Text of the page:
The fabulous Solar Decathlon just wrapped up on this weekend, and was home to many a shining example in high-tech solar design. The University of Texas at Austin’s Bloom House took 10th place in the solar design competition, but really stood out to us as a paragon of beautiful zero-energy design. The team successfully brought a bit of “don’t mess with Texas” attitude to design, combining a large open plan with a Texas-sized kitchen, the greenest technologies, and warm local materials.
UT Austin’s team based their design on 5 design principles, which they call the five principles of life: community, adaptability, harvest, endurance and delight. The house was designed not only as a showcase of solar technologies, but also as a way of enjoying the benefits of living in a sustainable home.
Externally the residence evokes the aesthetic of an old Lone Star State dance hall, using a modified version of the old Texan shutters. They made this decision both for architectural reasons, but also because they believed that the shutters offered a design with enormous flexibility in controlling heat, light, fresh air, and ventilation. The house is best located to have the large windows facing south, to allow light to go into the building.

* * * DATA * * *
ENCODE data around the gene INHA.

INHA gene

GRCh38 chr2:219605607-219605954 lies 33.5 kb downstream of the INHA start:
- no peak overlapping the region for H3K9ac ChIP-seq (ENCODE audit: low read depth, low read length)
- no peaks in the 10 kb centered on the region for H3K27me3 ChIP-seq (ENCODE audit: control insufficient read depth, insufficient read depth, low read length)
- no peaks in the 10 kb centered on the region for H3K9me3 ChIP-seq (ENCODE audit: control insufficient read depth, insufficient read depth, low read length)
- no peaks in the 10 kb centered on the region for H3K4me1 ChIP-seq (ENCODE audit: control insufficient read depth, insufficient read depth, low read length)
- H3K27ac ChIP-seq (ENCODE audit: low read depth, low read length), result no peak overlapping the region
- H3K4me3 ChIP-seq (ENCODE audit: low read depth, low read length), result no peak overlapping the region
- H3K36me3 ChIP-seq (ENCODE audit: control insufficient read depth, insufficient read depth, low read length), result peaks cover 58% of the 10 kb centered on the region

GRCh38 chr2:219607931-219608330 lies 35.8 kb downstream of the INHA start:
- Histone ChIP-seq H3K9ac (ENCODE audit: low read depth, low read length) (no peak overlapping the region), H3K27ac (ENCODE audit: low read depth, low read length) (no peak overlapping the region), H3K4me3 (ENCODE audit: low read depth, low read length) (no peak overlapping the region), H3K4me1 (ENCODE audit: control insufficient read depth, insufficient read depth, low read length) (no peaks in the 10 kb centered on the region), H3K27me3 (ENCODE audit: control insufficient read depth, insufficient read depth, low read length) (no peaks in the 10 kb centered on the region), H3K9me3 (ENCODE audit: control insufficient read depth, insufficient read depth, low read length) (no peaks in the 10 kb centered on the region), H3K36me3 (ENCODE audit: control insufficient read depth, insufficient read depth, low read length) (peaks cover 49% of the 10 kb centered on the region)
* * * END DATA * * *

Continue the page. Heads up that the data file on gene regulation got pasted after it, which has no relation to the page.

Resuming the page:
Much like most teams in the competition, the team covered their roof in solar panels, to generate the electricity required for powering the appliances, lights, and electric vehicle. Rather than choosing to drive a large air conditioning system to cool down the residence, the team focused on insulating the residence as much as possible, to reduce heat loss and gain, by using SIP panels. The walls were covered with lightweight plastic panels on the outside which move as wind passes through them. These provide further solar shading, while giving the building a dynamic exterior. Radiant floors, environmentally friendly materials like bamboo and solar hot water close the deal. Oh, and they have a hot tub!
One of the most interesting decisions that the team made was the use of standard materials found in most home improvement stores. “We wanted to take the fear of using the technology out of the system and give people a starting point. It’s technical, but you can do creative things with it.” Said Russell Krepart, faculty adviser to the team.